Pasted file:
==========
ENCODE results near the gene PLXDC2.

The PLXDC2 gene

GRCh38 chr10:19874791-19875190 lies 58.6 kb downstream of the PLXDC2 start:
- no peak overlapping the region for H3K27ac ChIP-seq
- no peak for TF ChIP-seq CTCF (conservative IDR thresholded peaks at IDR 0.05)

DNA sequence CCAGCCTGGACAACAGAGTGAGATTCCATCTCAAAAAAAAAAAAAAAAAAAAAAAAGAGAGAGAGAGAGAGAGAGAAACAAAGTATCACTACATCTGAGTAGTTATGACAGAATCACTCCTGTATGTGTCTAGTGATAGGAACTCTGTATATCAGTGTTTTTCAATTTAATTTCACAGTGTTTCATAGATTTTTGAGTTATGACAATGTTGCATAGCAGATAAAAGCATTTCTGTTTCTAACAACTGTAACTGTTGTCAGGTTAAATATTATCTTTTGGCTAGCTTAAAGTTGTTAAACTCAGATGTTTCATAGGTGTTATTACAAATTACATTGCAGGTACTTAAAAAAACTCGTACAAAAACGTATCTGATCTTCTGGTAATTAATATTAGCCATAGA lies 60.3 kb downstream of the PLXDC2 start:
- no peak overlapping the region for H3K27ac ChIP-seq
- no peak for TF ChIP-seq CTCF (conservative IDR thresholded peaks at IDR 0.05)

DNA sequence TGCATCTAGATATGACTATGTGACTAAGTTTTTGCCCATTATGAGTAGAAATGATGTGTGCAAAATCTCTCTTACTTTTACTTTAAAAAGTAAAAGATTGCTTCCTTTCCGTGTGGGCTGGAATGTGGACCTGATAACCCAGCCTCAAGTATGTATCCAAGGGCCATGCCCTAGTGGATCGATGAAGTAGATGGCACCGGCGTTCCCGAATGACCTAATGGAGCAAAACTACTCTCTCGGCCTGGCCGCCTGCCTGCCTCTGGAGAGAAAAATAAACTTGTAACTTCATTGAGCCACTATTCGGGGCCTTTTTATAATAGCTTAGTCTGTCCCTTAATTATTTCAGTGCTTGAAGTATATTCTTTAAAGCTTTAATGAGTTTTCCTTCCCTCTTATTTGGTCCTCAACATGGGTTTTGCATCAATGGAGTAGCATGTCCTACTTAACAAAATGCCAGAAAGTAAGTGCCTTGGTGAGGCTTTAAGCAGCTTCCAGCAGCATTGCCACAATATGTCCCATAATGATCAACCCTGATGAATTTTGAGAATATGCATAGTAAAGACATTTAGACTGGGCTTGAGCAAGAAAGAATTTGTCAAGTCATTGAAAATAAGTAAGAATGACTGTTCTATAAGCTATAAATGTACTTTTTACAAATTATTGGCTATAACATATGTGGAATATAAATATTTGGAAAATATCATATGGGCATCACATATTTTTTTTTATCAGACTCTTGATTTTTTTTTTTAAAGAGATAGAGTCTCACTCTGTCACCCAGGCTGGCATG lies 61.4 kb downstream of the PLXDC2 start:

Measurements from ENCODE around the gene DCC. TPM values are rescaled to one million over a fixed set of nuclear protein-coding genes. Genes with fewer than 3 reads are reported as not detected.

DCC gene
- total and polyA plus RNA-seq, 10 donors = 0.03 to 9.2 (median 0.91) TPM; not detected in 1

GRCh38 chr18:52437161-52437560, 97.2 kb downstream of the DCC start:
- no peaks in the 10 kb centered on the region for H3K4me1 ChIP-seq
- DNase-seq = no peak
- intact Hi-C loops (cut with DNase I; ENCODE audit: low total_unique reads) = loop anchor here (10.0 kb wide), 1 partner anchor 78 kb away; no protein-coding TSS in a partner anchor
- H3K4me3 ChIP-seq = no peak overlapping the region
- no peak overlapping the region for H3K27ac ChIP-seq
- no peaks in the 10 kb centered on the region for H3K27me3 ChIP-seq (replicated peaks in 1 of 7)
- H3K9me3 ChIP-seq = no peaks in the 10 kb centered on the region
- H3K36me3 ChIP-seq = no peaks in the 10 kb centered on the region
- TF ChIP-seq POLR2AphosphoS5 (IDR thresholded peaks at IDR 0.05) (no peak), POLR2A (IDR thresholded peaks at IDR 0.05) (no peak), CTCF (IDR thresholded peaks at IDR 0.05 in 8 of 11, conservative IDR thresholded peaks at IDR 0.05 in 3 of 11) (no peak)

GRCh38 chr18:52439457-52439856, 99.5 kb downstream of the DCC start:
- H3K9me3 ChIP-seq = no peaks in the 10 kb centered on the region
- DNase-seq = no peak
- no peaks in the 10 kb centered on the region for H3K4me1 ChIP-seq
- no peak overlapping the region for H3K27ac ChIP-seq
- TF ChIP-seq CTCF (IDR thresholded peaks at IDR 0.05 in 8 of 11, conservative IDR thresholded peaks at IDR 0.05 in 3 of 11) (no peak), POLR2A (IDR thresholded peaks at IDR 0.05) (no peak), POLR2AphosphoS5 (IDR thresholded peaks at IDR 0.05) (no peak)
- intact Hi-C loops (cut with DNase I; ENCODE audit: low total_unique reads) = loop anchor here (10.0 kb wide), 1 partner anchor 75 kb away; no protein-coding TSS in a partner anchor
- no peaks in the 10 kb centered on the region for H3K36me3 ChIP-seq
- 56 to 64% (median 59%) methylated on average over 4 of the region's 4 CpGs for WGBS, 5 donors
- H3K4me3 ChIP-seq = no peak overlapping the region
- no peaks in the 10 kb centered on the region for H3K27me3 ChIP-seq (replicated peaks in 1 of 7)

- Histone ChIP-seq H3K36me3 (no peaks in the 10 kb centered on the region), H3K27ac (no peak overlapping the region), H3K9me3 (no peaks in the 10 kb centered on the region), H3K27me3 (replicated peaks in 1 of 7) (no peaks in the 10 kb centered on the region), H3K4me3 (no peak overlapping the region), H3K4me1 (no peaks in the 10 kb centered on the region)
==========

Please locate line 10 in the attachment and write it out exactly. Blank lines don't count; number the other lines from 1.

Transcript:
Measurements from ENCODE around the gene DCC. TPM values are rescaled to one million over a fixed set of nuclear protein-coding genes. Genes with fewer than 3 reads are reported as not detected.